In economics, the
GDP deflator (implicit price deflator) is a measure
of the level of prices of all new, domestically produced, final goods
and services in an economy.
GDP stands for gross domestic product, the
total value of all final goods and services produced within that
economy during a specified period.
Like the consumer price index (CPI), the
GDP deflator is a measure of
price inflation/deflation with respect to a specific base year; the
GDP deflator of the base year itself is equal to 100. Unlike the CPI,
GDP deflator is not based on a fixed basket of goods and services;
the "basket" for the
GDP deflator is allowed to change from year to
year with people's consumption and investment patterns.
1.1 Measurement in national accounts
1.5 United Kingdom
1.10 Hong Kong
2 See also
4 External links
Measurement in national accounts
In most systems of national accounts the
GDP deflator measures the
ratio of nominal (or current-price)
GDP to the real (or chain volume)
measure of GDP. The formula used to calculate the deflator is:
GDP deflator = frac operatorname
Nominal GDP operatorname
Real GDP times 100
GDP of a given year is computed using that year's prices,
while the real
GDP of that year is computed using the base year's
The formula implies that dividing the nominal
GDP by the
and multiplying it by 100 will give the real GDP, hence "deflating"
GDP into a real measure.
It is often useful to consider implicit price deflators for certain
subcategories of GDP, such as computer hardware. In this case, it is
useful to think of the price deflator as the ratio of the current-year
price of a good to its price in some base year. The price in the base
year is normalized to 100. For example, for computer hardware, we
could define a "unit" to be a computer with a specific level of
processing power, memory, hard drive space and so on. A price deflator
of 200 means that the current-year price of this computing power is
twice its base-year price - price inflation. A price deflator of 50
means that the current-year price is half the base year price - price
deflation. This can lead to a situation where official statistics
reflect a drop in prices, even though they have stayed the same.
Unlike some price indices (like the CPI), the
GDP deflator is not
based on a fixed basket of goods and services. The basket is allowed
to change with people's consumption and investment patterns.
Specifically, for the
GDP deflator, the "basket" in each year is the
set of all goods that were produced domestically, weighted by the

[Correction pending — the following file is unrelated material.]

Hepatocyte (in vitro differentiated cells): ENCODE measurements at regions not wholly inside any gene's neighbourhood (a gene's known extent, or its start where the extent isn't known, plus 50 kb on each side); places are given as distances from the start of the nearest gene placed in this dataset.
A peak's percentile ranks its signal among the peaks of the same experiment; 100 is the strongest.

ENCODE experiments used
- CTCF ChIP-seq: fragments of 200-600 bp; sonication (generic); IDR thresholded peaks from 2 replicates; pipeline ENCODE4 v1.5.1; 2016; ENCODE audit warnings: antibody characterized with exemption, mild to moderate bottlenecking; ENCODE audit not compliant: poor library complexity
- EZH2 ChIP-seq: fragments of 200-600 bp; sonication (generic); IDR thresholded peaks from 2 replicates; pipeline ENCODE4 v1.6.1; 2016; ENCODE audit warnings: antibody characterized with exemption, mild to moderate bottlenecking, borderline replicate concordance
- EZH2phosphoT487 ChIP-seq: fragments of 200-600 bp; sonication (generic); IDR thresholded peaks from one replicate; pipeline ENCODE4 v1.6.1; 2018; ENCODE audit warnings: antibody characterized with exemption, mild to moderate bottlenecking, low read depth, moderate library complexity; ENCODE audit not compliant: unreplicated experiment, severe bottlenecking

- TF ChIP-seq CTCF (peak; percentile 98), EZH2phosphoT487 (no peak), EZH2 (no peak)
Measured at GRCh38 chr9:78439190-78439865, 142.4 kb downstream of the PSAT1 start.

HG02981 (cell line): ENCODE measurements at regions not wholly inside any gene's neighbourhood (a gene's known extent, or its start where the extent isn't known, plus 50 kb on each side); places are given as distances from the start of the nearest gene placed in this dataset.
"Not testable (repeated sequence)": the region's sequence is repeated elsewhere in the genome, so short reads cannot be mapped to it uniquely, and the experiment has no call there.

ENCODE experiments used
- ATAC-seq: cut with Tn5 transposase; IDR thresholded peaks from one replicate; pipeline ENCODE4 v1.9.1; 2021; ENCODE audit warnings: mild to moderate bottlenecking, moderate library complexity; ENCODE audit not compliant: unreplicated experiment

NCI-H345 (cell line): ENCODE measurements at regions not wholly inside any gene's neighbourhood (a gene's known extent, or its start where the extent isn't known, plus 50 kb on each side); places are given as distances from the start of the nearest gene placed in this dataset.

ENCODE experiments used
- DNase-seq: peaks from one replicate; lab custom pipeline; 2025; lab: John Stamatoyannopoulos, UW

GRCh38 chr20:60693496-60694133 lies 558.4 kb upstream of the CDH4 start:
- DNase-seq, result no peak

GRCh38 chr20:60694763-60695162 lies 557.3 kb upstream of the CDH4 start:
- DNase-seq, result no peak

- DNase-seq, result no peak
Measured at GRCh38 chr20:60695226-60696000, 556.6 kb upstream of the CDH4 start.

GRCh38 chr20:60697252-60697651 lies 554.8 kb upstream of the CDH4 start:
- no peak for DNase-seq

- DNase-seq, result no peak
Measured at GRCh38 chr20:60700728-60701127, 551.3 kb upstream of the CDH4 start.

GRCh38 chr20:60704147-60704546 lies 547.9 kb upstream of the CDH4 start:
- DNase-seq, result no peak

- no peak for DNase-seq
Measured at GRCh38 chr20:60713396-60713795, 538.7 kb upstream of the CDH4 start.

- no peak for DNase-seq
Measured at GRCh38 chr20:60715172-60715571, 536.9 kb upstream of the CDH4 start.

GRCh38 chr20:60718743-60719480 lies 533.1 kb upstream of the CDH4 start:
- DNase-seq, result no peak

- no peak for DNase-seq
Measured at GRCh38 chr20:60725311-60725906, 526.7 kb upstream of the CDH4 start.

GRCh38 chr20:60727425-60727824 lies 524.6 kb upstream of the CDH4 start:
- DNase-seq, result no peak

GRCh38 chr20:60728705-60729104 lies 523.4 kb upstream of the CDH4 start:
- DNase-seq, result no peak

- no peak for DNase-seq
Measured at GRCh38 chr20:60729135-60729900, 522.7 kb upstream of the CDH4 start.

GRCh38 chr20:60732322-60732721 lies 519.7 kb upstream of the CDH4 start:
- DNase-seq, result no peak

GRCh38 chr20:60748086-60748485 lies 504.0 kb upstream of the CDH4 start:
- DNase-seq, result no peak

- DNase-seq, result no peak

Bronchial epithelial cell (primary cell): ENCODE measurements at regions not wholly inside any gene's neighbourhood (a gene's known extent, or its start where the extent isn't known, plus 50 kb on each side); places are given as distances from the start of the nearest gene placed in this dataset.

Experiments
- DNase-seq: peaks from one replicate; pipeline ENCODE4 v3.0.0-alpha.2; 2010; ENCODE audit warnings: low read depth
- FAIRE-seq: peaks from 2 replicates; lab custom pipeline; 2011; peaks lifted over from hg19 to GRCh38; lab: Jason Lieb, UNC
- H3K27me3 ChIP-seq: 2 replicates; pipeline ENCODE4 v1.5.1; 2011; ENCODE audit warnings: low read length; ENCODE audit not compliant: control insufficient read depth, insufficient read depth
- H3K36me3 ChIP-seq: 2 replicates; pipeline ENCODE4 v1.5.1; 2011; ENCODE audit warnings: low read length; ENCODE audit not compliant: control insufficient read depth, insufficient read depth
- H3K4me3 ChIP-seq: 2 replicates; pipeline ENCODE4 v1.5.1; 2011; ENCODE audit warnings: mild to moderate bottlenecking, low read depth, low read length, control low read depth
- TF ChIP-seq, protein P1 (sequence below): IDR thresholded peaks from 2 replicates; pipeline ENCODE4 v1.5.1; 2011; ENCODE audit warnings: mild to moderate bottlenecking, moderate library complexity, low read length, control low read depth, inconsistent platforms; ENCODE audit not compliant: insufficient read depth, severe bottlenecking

market value of the total consumption of each good. Therefore, new
expenditure patterns are allowed to show up in the deflator as people
respond to changing prices. The theory behind this approach is that
GDP deflator reflects up to date expenditure patterns. For
instance, if the price of chicken increases relative to the price of
beef, it is claimed that people will likely spend more money on beef
as a substitute for chicken.
In practice, the difference between the deflator and a price index
Consumer price index
Consumer price index (CPI) is often relatively small. On the
other hand, with governments in developed countries increasingly
utilizing price indexes for everything from fiscal and monetary
planning to payments to social program recipients, even small
differences between inflation measures can shift budget revenues and
expenses by millions or billions of dollars.
State Bank of Pakistan
State Bank of Pakistan reports the
GDP Deflator and the real GDP
GDP Deflator in India is reported by the Ministry of Statistics and
Programme Implementation (India).
GDP deflator are calculated by the US Bureau of Economic
GDP deflator series are published by the Office for
GDP deflator series are published by Statistics Canada.
GDP deflator are calculated by the Australian Bureau of
GDP deflator are calculated by the INDEC.
GDP deflator are calculated by the Cabinet Office (Japan).
GDP deflator series are published by the Census and
Statistics Department (Hong Kong).
GDP deflator series are published by the Central Bureau of
Chained volume series (of
Implicit Price Deflator for Personal Consumption Expenditures (IPD for
^ "Concepts and Methods of the U.S. National Income and Product
Accounts" (PDF). Bureau of Economic Analysis. July 2008.
^ "Archived copy". Archived from the original on 2009-01-17. Retrieved
^ National Statistics Online
^ Statistics Canada: Canada's national statistical agency /
Statistique Canada : Organisme statistique national du Canada
^ http://censtatd.gov.hk/hkstat/sub/so250.jsp Census and Statistics
Department: National Income
Gross Domestic Product (GDP) deflators: user guide
GDP deflator data
IMF database of country
GDP deflators for 1980-2013
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